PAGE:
(A) Paul writes:
Romans 5:7–8 (NASB95)
7 For one will hardly die for a righteous man; though perhaps for the good
man someone would dare even to die.
8 But God demonstrates His own love toward us, in that while we were yet
sinners, Christ died for us.
(1) You hear about:
a) a fireman or police officer dying in the line of duty,
b) a soldier sacrificing himself for his buddies,
c) a mom for her child.
(2) But we weren’t the adorable child, the loyal brother in arms.
(3) All we are able to bring to the table is weakness, ungodliness, and
(4) Sin is a horribly messy business, and understanding that is crucial to
seeing how profound is God’s dealing with us.
(B) And consider this:
(1) It was the Christ who died for us, the ungodly.
(2) The sinless Son of God.
(3) The one who is all-glorious needs nothing from anyone.
(4) Didn’t need you!
(5) But nevertheless made us perfect because He wanted to be with us and us
with him.
(6) Who loved us from eternity.
(7) And then He’s the one we turn around from and ignore, insult, try to
hide from.
(8) What kind of reaction would you get from your boss, your friends, even
from those people who love you if you did that to them?
(C) When Mel Gibson’s movie The Passion of the Christ was released in 2004,
there was much criticism of its depiction of Christ’s suffering.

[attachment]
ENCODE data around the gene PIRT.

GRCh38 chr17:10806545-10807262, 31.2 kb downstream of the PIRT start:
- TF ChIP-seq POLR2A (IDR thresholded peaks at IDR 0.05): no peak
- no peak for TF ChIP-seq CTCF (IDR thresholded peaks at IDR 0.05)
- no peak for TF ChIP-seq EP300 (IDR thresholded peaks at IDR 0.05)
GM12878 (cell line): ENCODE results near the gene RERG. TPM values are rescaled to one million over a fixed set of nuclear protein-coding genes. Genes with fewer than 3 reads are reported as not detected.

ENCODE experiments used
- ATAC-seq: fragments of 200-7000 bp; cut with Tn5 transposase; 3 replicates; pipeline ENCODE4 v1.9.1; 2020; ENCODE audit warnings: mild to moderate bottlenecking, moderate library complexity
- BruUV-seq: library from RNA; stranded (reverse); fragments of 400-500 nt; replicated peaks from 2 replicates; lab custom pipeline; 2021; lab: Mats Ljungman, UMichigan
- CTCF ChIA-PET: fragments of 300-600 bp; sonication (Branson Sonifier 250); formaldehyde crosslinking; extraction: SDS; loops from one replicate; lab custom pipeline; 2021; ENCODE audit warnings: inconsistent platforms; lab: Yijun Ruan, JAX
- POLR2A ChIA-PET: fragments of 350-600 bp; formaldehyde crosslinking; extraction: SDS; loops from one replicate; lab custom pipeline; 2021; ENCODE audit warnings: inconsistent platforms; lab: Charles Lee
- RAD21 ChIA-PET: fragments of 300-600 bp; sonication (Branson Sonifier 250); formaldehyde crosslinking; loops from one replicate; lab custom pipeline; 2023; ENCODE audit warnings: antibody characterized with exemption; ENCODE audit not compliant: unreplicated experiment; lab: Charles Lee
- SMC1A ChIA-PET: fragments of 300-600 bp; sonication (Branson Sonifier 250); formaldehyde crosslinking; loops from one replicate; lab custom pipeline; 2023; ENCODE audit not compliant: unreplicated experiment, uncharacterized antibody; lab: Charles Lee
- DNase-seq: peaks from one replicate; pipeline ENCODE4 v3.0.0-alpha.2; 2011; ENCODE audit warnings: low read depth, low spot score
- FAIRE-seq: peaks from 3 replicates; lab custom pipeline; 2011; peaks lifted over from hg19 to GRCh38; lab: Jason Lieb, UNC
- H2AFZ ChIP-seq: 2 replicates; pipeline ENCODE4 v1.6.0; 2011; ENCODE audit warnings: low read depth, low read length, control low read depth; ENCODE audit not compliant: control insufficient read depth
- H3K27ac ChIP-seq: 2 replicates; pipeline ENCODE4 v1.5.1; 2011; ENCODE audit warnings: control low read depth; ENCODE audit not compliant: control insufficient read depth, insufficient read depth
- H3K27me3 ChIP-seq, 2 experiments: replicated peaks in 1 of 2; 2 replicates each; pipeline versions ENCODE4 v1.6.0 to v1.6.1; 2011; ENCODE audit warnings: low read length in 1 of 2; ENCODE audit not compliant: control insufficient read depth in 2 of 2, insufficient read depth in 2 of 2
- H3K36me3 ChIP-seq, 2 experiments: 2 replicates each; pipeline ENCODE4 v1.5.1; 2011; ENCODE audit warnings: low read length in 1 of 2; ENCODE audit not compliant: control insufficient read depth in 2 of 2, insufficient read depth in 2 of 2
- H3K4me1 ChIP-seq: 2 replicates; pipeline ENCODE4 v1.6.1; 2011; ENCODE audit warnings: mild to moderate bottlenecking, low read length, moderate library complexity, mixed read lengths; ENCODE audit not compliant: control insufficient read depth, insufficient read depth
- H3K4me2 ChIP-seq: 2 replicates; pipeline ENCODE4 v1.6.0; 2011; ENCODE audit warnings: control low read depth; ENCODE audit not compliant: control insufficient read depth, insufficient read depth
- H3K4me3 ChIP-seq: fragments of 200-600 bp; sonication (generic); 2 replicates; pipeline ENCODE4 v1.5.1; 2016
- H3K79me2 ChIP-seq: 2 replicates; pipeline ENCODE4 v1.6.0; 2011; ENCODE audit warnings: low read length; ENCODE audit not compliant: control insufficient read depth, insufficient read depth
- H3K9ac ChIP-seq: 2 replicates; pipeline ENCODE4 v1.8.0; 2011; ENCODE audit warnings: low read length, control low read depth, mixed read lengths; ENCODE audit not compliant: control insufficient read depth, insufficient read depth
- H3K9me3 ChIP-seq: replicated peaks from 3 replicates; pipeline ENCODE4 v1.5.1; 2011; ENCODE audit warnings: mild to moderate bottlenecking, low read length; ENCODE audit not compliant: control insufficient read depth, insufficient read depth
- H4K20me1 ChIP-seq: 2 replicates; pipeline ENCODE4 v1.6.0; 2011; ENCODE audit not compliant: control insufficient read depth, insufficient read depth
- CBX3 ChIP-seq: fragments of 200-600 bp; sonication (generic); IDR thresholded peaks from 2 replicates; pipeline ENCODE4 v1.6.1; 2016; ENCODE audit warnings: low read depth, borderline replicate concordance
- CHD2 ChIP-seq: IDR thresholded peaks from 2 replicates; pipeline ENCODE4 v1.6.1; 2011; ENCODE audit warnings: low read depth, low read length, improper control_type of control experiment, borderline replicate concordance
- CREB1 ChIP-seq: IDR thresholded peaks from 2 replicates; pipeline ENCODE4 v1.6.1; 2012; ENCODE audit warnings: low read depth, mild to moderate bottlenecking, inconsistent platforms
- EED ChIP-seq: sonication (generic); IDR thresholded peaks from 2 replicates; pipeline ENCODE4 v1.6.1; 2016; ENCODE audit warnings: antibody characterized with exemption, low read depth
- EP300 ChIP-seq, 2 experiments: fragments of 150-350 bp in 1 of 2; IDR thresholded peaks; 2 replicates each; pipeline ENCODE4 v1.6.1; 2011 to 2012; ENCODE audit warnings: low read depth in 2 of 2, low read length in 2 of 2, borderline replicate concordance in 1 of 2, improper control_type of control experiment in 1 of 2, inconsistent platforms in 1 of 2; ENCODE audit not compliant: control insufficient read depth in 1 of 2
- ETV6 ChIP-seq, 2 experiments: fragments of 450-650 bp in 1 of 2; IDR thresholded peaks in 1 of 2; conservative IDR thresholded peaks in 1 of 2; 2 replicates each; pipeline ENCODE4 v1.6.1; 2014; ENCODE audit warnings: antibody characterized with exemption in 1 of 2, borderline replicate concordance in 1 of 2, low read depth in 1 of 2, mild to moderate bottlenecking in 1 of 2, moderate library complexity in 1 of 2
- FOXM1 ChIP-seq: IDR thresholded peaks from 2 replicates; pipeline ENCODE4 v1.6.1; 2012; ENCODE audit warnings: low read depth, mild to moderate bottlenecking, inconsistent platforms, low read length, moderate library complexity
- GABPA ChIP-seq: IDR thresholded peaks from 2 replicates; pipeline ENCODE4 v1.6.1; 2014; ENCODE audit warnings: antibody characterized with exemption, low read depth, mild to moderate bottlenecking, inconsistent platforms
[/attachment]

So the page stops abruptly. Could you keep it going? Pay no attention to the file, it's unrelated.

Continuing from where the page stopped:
(1) Some said it was too graphic.
(2) Others said that it was emotionally draining rather than spiritually
(3) Some discouraged parents from allowing young children to view it.
(4) Nonetheless, the film was impactful on many levels.
(5) For example, film critic Roger Ebert said it was “the most violent film
I have ever seen.”
(6) But as a former altar boy, he was also struck by the film, writing,
“What Gibson has provided for me, for the first time in my life, is a
visceral [you feel it in your guts] idea of what the Passion consisted of”
(Roger Ebert, “The Passion of the Christ,”, February 24,
2004, [accessed
August 29, 2023]).
(D) That “feel it in your guts” feeling expresses Christ’s substitutionary
death for sinners.
(1) He carried all of your sin and the sin of all humankind in His body at
the cross.
(2) He is your substitute:
a) the innocent for the guilty.
b) There He suffered in anguish and died in your place to satisfy God’s
wrath for your sins.
c) And that, together with His resurrection from the dead, not only insures
victory over sin, Satan, and death, but forgiveness, life, and salvation
also are now available through faith in him.